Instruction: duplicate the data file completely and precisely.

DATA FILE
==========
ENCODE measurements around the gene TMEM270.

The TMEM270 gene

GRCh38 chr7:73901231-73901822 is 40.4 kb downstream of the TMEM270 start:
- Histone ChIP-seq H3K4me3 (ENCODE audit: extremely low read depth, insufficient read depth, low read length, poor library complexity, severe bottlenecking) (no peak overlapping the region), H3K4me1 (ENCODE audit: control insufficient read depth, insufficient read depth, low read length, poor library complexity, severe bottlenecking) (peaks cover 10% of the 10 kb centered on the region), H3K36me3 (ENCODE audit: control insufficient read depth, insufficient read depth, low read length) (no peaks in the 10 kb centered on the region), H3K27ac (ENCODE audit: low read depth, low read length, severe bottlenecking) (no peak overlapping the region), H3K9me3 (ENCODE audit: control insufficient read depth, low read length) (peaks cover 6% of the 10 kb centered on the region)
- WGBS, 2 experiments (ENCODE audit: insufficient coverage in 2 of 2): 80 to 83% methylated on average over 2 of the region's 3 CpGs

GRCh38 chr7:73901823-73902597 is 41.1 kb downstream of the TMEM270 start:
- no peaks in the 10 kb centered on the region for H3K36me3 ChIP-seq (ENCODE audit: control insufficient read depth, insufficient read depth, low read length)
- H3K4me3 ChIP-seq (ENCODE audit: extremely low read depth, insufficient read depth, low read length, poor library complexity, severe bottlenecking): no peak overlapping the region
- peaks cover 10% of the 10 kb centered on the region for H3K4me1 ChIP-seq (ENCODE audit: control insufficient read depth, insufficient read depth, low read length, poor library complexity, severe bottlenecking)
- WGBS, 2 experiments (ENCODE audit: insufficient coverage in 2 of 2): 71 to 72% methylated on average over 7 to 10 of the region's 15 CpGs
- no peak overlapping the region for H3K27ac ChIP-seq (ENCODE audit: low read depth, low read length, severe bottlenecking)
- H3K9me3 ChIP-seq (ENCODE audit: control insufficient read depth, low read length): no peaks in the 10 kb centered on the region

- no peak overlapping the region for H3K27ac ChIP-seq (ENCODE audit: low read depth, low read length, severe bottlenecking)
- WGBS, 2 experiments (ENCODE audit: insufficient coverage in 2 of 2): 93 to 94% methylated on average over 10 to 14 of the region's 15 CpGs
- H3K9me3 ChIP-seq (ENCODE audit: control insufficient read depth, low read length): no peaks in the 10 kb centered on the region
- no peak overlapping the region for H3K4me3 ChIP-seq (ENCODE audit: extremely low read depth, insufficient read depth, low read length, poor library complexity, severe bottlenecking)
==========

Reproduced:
ENCODE measurements around the gene TMEM270.

The TMEM270 gene

GRCh38 chr7:73901231-73901822 is 40.4 kb downstream of the TMEM270 start:
- Histone ChIP-seq H3K4me3 (ENCODE audit: extremely low read depth, insufficient read depth, low read length, poor library complexity, severe bottlenecking) (no peak overlapping the region), H3K4me1 (ENCODE audit: control insufficient read depth, insufficient read depth, low read length, poor library complexity, severe bottlenecking) (peaks cover 10% of the 10 kb centered on the region), H3K36me3 (ENCODE audit: control insufficient read depth, insufficient read depth, low read length) (no peaks in the 10 kb centered on the region), H3K27ac (ENCODE audit: low read depth, low read length, severe bottlenecking) (no peak overlapping the region), H3K9me3 (ENCODE audit: control insufficient read depth, low read length) (peaks cover 6% of the 10 kb centered on the region)
- WGBS, 2 experiments (ENCODE audit: insufficient coverage in 2 of 2): 80 to 83% methylated on average over 2 of the region's 3 CpGs

GRCh38 chr7:73901823-73902597 is 41.1 kb downstream of the TMEM270 start:
- no peaks in the 10 kb centered on the region for H3K36me3 ChIP-seq (ENCODE audit: control insufficient read depth, insufficient read depth, low read length)
- H3K4me3 ChIP-seq (ENCODE audit: extremely low read depth, insufficient read depth, low read length, poor library complexity, severe bottlenecking): no peak overlapping the region
- peaks cover 10% of the 10 kb centered on the region for H3K4me1 ChIP-seq (ENCODE audit: control insufficient read depth, insufficient read depth, low read length, poor library complexity, severe bottlenecking)
- WGBS, 2 experiments (ENCODE audit: insufficient coverage in 2 of 2): 71 to 72% methylated on average over 7 to 10 of the region's 15 CpGs
- no peak overlapping the region for H3K27ac ChIP-seq (ENCODE audit: low read depth, low read length, severe bottlenecking)
- H3K9me3 ChIP-seq (ENCODE audit: control insufficient read depth, low read length): no peaks in the 10 kb centered on the region

- no peak overlapping the region for H3K27ac ChIP-seq (ENCODE audit: low read depth, low read length, severe bottlenecking)
- WGBS, 2 experiments (ENCODE audit: insufficient coverage in 2 of 2): 93 to 94% methylated on average over 10 to 14 of the region's 15 CpGs
- H3K9me3 ChIP-seq (ENCODE audit: control insufficient read depth, low read length): no peaks in the 10 kb centered on the region
- no peak overlapping the region for H3K4me3 ChIP-seq (ENCODE audit: extremely low read depth, insufficient read depth, low read length, poor library complexity, severe bottlenecking)